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360 video is tricky even when recording fabulous musicians
360 video is tricky even when recording fabulous musicians

A lot of people feel disappointed with their first 360 experience. That’s probably because most of them associate “three-sixty” with video. However, 360 photos prove to be a more satisfying format for those looking for an immersive experience online.

Social media and camera manufacturers seem to be the culprit — they have rushed into offering 360 video features, without first proposing solid quality 360 photo features. Their choice was probably dominated by trends and the success of certain Youtubers, regardless of output quality, bandwidth or story telling. Even Facebook has symbolised this paradox in some way, allowing 360 video upload one year before photo upload.

I’ll try to sum up the reasons why I’m convinced that 360 video is worse-off than 360 photo at the moment.

1/ Poor quality — graphic cards are not ready

Most of 360 videos bring us back to the early 2010’s with their vintage pixels resolution. It’s a visual shock. The reason is simple: 360 pictures require a gigantic amount of pixels, on average 16x more than a flat picture. To display such images at a rate of 30fps, your computer must be a superhero. Most of GPUs (graphic cards) simply can’t keep up. To understand why, you can read the detailed explanation in the article “Why 360 video technical challenge is not solved yet?”, written by our fellow CTO.

Here is a simplified version: your graphic card needs to decompress a 16x large frame at a 30fps rate — a real challenge. To deal with this task, your hardware puts some limits on the quality of the 360 video as it simply can’t do better (for now).

This explains also why Facebook 360 and Youtube 360 stream low resolutions 360 videos, while they stream at the same time high resolution videos that reach the limits of your graphic processor.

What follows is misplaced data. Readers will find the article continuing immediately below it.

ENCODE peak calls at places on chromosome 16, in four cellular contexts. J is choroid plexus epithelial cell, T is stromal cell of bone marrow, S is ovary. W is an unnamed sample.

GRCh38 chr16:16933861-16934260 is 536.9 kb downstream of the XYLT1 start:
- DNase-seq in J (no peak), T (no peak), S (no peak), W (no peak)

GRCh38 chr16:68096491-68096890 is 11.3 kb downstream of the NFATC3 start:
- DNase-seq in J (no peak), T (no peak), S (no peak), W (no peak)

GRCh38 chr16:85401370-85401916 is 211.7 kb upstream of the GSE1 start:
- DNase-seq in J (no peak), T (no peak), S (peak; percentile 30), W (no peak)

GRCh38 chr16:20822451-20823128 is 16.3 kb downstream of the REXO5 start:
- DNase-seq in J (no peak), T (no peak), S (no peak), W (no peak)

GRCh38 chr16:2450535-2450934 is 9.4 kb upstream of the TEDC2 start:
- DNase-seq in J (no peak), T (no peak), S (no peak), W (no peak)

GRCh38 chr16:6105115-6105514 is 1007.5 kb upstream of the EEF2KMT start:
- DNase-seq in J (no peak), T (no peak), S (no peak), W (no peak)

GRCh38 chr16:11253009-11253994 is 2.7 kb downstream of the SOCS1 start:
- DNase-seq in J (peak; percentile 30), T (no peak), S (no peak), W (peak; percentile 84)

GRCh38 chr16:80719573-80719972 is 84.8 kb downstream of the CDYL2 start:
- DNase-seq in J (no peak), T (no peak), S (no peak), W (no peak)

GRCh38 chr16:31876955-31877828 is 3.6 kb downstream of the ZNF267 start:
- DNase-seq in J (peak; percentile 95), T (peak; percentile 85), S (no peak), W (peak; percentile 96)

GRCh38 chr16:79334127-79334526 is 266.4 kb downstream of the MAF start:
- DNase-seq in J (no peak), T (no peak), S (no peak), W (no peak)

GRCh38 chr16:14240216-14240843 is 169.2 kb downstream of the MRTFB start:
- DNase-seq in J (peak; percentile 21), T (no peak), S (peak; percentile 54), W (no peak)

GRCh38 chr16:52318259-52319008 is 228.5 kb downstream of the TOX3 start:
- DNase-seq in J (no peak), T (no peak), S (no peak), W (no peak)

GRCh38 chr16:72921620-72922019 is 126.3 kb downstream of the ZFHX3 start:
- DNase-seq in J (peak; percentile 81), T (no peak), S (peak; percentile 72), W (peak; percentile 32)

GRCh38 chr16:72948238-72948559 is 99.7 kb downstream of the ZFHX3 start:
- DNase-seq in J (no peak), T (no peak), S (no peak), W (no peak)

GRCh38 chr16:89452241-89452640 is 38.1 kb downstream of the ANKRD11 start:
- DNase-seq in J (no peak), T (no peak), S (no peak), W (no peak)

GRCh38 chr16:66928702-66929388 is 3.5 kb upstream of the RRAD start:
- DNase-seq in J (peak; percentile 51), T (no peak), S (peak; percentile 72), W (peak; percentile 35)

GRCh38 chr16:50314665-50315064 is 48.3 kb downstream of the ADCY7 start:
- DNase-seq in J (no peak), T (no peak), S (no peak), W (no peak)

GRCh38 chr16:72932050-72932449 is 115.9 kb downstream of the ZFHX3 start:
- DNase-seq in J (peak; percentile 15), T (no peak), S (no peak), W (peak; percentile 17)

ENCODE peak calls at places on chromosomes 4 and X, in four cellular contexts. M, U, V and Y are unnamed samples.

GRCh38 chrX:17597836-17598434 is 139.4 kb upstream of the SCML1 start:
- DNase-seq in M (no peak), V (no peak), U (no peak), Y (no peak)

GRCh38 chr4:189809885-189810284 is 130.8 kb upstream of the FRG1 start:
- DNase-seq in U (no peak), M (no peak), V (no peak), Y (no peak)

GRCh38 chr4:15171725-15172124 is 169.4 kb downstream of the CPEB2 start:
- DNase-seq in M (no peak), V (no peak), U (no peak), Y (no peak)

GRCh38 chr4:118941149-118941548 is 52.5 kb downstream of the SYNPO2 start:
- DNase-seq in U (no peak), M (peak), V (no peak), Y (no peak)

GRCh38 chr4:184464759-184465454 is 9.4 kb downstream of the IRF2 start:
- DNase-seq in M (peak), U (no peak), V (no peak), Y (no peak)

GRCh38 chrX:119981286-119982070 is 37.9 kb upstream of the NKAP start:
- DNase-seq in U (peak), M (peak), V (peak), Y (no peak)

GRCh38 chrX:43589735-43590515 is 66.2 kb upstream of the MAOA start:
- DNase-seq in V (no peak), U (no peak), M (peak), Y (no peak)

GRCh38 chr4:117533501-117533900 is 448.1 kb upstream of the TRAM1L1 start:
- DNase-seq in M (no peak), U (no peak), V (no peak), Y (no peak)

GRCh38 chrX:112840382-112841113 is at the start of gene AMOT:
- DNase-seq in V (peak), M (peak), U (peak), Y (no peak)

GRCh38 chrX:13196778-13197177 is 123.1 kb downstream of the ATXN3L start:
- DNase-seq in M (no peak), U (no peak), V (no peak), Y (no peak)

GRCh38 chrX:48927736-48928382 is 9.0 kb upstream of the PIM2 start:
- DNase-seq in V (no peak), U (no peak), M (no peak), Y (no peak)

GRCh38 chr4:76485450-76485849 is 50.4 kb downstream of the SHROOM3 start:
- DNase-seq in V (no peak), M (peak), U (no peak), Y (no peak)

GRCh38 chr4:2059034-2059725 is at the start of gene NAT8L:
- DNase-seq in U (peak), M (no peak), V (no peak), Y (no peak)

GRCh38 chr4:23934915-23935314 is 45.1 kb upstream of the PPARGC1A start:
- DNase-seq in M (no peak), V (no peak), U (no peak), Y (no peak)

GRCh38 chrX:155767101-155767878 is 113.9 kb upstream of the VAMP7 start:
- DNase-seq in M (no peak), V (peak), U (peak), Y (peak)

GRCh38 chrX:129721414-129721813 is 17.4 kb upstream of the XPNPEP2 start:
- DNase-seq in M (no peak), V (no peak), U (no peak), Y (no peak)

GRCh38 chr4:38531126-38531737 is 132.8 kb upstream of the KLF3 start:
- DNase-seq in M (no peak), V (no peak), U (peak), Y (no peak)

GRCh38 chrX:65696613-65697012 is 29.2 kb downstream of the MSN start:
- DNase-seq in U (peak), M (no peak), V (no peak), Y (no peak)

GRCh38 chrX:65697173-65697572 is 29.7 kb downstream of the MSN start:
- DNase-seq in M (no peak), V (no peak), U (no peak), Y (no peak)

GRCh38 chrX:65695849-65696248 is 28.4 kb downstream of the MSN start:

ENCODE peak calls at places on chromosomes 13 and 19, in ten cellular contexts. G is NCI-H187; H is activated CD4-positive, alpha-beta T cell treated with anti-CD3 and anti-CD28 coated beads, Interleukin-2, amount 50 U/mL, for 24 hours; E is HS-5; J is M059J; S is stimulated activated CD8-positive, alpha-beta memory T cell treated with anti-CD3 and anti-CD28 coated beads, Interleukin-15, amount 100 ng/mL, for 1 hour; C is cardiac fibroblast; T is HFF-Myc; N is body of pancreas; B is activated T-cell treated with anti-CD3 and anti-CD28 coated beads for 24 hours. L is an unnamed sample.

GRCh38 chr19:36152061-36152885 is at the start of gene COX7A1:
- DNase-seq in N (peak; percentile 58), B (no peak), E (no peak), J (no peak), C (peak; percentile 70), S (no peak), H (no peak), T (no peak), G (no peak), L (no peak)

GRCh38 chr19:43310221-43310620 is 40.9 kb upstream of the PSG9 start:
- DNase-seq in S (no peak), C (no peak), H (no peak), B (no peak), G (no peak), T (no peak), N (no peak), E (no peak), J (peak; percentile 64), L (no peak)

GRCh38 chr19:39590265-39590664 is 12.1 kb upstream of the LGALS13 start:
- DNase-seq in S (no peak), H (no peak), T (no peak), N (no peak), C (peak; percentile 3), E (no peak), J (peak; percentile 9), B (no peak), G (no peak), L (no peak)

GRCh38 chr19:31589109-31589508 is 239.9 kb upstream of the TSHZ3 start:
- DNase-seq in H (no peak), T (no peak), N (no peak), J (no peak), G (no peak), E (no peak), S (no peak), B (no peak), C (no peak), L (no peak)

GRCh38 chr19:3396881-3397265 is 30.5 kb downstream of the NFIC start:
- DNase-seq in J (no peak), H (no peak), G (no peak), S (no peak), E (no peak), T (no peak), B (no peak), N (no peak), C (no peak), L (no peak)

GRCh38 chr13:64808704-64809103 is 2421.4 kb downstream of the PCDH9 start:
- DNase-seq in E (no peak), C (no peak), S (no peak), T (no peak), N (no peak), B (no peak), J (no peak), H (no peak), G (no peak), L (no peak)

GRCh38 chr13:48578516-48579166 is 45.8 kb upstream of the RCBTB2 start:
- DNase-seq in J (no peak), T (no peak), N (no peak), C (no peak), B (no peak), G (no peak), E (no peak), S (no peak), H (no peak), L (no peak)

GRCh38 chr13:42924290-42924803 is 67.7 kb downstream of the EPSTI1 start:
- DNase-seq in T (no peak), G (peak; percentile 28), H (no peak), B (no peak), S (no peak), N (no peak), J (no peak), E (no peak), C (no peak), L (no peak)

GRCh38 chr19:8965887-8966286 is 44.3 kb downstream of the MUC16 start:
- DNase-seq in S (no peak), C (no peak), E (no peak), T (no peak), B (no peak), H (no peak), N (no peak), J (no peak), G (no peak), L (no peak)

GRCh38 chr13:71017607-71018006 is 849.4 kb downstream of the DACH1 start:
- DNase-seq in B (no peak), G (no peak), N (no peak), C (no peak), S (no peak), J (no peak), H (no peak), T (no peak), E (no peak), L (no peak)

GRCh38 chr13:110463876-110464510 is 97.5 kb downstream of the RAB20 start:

On the contrary, 360 photos can be displayed in high definition. They are always compatible with your graphic card because the JPEG decompression happens on the CPU side with no resolution restriction.

2/ Poor quality — output files are huge

30fps are not only hard to run, they are also expensive to store. Servers farms across the world face a difficult situation in how to manage the incredible amount of flat pictures and videos we create everyday. Next to these, 360 videos are a nightmare, which is also another reason why Facebook and Youtube are putting limits on 360 videos quality.

And once again, you don’t need to solve that issue with 360 photos.

3/ Poor quality — bandwidth is limited

After reading the two first points, you’ve probably understood just how heavy 360 videos are. This is a problem not only for GPUs and servers, but also for your bandwidth. It requires the transmission of an enormous volume of information per unit of time. Your internet connection better be premium. (And this point once again illustrates why Facebook and Youtube offer only bad quality 360 videos).

4/ Poor compatibility with mobile devices

Have you already tried to watch a 360 video on your smartphone ? If so, you may have encountered a black screen. Our phones are actually no more than tiny computers doing their best to support this new, demanding format. Google has posted a list of video specifications that allow you to visualize content on your device. Safari still encounters several issues. That said, 360 photos are compatible with most of mobile devices.

5/ Bad storytelling

All of the technical issues mentioned above may be resolved in the coming years, but a structural question will remain one of the problems. This time it’s not about technology — it’s the storytelling.